And last we have my favorite, the python choke. I've learned this one in class several times, and I've been drilling it on my own lately. It is a little complicated and hard to perform at first, but it is surprisingly effective onces you've drilled it enough.
It follows the same first steps as that last one. Since they share so many steps, you can actually go for the Bottom Knee Choke and switch to the full python if it's not working.
If you're both starting from knees, get a cross grip on his right lapel. Snap down on this as your left hand pulls his head down into your right armpit. Get your chest on his back and do a little sprawl, keeping your right shoulder heavy against his shoulder.
Your left hand swims through his right armpit and around to the back of his head, palm up (the back of your hand on the back of his head). Drive this as deep as possible. This step is probably the hardest part to understand, and I don't think I've explained it very well in text, so you'll be happy to know there is a a photo of this move coming up.
With your arms in place, duck your head to the left and dive your head under him and roll like you want to lay on the floor underneath him. Don't just lay to the side and roll to your back or they'll be able to resist too much. Really dive and roll under him. If you do this right he'll roll too, or choke right there with you under him.
Once he's rolled to his back, you'll be laying out next to him. Bring your left elbow tight to your body, trapping his right arm. Switch your hips and come to your knees. Finish by pulling with your right arm (which is still looping his neck) and straightening your left arm (which is behind his head).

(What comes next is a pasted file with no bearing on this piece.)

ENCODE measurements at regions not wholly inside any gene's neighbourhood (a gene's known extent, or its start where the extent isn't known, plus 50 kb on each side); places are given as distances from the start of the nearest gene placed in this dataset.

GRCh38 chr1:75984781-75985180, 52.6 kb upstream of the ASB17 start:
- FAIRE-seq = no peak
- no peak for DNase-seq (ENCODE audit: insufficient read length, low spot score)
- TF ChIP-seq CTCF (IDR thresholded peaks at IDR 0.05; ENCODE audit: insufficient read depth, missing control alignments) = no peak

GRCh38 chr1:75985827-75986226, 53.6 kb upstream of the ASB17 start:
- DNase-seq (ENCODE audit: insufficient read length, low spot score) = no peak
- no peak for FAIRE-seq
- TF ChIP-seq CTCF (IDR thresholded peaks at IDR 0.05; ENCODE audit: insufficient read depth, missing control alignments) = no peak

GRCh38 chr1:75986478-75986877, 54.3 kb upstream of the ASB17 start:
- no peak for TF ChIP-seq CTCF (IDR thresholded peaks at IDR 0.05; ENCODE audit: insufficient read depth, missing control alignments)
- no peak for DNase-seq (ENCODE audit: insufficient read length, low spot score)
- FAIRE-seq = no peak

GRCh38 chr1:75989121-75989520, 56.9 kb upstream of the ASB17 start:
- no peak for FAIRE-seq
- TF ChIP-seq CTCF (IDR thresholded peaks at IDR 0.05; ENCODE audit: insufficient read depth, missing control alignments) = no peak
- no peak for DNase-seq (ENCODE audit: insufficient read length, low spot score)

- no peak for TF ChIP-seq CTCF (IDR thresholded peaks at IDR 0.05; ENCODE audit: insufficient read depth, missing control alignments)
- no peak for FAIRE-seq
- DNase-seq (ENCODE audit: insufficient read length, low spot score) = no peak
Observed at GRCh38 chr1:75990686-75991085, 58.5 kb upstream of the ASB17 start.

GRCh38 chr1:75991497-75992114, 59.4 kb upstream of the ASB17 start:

Since I doubt that made any sense in text, here's it is in photos:
Gerson doing the python choke.
Mean Jeff saw me drilling the python and showed how he actually gets it most of the time when people are trying to do open guard passes where they grab the knees and try to run around headfirst. The judo black belt from Kodokan in Japan who visited us used to try this on everyone, and Jeff said he had to watch out for it all the time.
Here's BJ Penn doing just this version of it.
And yes, they will choke standing like that if they refuse to fall down.
would it be a good idea to grab the choking arm's sleeve when you are finishing the python choke?
No, because you're trying to stretching your arm (the one not grabbing his collar) out as far as possible, and grabbing would prevent that and add nothing to the choke.
That python choke is the same technique I describe in the Turnover thread as the Brazilian. When I do it though, I normally don't come to my knees, I'll have to try that.
EDIT: Upon further inspection of the images, it's slightly different. I'm going to try that out tonight and see how it works.
Good stuff. Thanks Aesopain.
Very awesome, I must use this counter-intelligence as I am very often tapped by upper-belts with these, didn't even know they were called 'loop chokes' and that there was a series of them, very cool. Thank you
I just so happened to go over these at class today, and my instructor has one more variation of his own.
But it's a trade secret.